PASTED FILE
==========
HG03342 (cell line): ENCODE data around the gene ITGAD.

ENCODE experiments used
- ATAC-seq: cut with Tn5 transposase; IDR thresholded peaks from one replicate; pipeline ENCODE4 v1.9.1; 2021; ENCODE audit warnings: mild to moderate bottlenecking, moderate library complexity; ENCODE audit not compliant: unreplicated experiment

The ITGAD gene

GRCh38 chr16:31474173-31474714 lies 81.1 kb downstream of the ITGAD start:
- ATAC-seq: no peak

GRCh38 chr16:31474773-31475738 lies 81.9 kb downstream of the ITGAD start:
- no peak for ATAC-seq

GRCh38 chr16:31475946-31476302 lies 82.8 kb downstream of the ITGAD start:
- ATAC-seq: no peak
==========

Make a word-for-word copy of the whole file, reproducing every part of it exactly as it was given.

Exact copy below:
HG03342 (cell line): ENCODE data around the gene ITGAD.

ENCODE experiments used
- ATAC-seq: cut with Tn5 transposase; IDR thresholded peaks from one replicate; pipeline ENCODE4 v1.9.1; 2021; ENCODE audit warnings: mild to moderate bottlenecking, moderate library complexity; ENCODE audit not compliant: unreplicated experiment

The ITGAD gene

GRCh38 chr16:31474173-31474714 lies 81.1 kb downstream of the ITGAD start:
- ATAC-seq: no peak

GRCh38 chr16:31474773-31475738 lies 81.9 kb downstream of the ITGAD start:
- no peak for ATAC-seq

GRCh38 chr16:31475946-31476302 lies 82.8 kb downstream of the ITGAD start:
- ATAC-seq: no peak